There are, of course, different reasons. Economic for sure: After all those years it is a disaster in the economy, where the majority of the people have nothing to eat and the regime has stolen everything. You have to understand that during the war, the property has been changed. I mean the property which was pre viously called Yugoslavia’s public property is now the property of the party which is on power. In the meantime a lot of stories were invented, myths of the [Serb] Nation, but now it is obvious that it was not any struggle for your Nation, it was a battle for property and power. And now, in some ways it is clear.
Q. Is this something like, instead of privatization, it is partyization?
A. Exactly. I mean, there is a term that I can’t translate, “privatcization,” that means taking everything for us.. . that is a joke actually, that privatization in this country is actually taking everything you can take; and of course that is some kind of Mafia regime, which through political power is taking the money.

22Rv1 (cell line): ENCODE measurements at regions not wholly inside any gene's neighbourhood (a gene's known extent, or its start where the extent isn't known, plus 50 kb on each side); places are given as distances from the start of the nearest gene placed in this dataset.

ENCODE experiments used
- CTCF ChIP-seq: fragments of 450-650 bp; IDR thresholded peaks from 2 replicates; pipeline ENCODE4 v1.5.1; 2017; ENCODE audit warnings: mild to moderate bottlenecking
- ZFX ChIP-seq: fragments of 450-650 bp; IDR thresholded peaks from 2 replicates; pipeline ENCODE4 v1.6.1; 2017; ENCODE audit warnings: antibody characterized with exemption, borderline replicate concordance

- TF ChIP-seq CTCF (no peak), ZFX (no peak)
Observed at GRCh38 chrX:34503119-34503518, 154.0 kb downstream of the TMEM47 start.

This all happens at the same place. Usually, you have the state and then the Mafia that do some different things, and the state may even be against the Mafia, even publicly. But here you have the circumstance that the party which in power takes everything as its own property.
Then you have the people who have become more and more rich, through [political] power, by the opportunity to influence the economy, and to take the hotels, the factories, the universities, the theatres, the public objects . . . and the land especially. Before the war, land was held in common, now you have taking the land as your own property. As you know, war is the way that some people get very rich, and actually the story of the war in Yugoslavia was about THAT, not only about Serbs, Croats and Muslims.
Q. It’s clear that Milosevic was whipping up Serbian nationalism and it spurred a sort if era of nationalism on every side. Do you see in these oppositionist demonstrations also an opposition to his nationalism? Some people say here that the people who are demonstrating are right-wing nationalists . . . can you tell us?
A. Of course things are mixed but the majority of the demonstrations, especially the students, are not from that relax ing on the street—that’s what you can feel, a nationalistic viewpoint. Milosevic came into, power with the so-called populist or national movement—and now he has a national movement against him!
I mean, different kinds of people are on the streets, but I must tell you there is some kind of humor, some kind of goodwill and not any hate.